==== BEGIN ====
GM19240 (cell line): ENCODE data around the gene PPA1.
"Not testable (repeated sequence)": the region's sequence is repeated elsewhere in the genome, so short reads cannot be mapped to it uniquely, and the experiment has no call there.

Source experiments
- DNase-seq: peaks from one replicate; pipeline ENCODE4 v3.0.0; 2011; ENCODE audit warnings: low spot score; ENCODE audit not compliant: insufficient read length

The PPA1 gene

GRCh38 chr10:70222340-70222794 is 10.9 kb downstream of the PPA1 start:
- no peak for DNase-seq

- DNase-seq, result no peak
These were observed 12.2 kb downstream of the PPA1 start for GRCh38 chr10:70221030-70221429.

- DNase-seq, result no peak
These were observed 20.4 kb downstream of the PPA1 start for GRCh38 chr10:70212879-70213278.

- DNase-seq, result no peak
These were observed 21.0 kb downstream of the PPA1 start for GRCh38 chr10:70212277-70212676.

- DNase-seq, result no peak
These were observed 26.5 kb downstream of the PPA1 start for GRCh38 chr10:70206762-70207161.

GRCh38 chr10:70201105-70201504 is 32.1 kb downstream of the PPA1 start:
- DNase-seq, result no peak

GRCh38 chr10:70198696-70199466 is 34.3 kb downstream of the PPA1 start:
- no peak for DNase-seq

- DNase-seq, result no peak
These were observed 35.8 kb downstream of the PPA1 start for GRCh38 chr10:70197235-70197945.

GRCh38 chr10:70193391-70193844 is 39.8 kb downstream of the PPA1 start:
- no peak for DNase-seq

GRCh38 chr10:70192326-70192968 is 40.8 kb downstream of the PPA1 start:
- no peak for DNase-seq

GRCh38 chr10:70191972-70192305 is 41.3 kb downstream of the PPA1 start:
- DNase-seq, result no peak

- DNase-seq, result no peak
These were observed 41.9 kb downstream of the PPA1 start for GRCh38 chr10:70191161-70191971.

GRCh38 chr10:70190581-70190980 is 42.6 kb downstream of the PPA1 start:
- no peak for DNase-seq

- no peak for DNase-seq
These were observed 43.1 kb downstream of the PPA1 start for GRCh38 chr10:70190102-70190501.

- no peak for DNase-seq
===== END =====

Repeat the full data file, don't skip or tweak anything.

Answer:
GM19240 (cell line): ENCODE data around the gene PPA1.
"Not testable (repeated sequence)": the region's sequence is repeated elsewhere in the genome, so short reads cannot be mapped to it uniquely, and the experiment has no call there.

Source experiments
- DNase-seq: peaks from one replicate; pipeline ENCODE4 v3.0.0; 2011; ENCODE audit warnings: low spot score; ENCODE audit not compliant: insufficient read length

The PPA1 gene

GRCh38 chr10:70222340-70222794 is 10.9 kb downstream of the PPA1 start:
- no peak for DNase-seq

- DNase-seq, result no peak
These were observed 12.2 kb downstream of the PPA1 start for GRCh38 chr10:70221030-70221429.

- DNase-seq, result no peak
These were observed 20.4 kb downstream of the PPA1 start for GRCh38 chr10:70212879-70213278.

- DNase-seq, result no peak
These were observed 21.0 kb downstream of the PPA1 start for GRCh38 chr10:70212277-70212676.

- DNase-seq, result no peak
These were observed 26.5 kb downstream of the PPA1 start for GRCh38 chr10:70206762-70207161.

GRCh38 chr10:70201105-70201504 is 32.1 kb downstream of the PPA1 start:
- DNase-seq, result no peak

GRCh38 chr10:70198696-70199466 is 34.3 kb downstream of the PPA1 start:
- no peak for DNase-seq

- DNase-seq, result no peak
These were observed 35.8 kb downstream of the PPA1 start for GRCh38 chr10:70197235-70197945.

GRCh38 chr10:70193391-70193844 is 39.8 kb downstream of the PPA1 start:
- no peak for DNase-seq

GRCh38 chr10:70192326-70192968 is 40.8 kb downstream of the PPA1 start:
- no peak for DNase-seq

GRCh38 chr10:70191972-70192305 is 41.3 kb downstream of the PPA1 start:
- DNase-seq, result no peak

- DNase-seq, result no peak
These were observed 41.9 kb downstream of the PPA1 start for GRCh38 chr10:70191161-70191971.

GRCh38 chr10:70190581-70190980 is 42.6 kb downstream of the PPA1 start:
- no peak for DNase-seq

- no peak for DNase-seq
These were observed 43.1 kb downstream of the PPA1 start for GRCh38 chr10:70190102-70190501.

- no peak for DNase-seq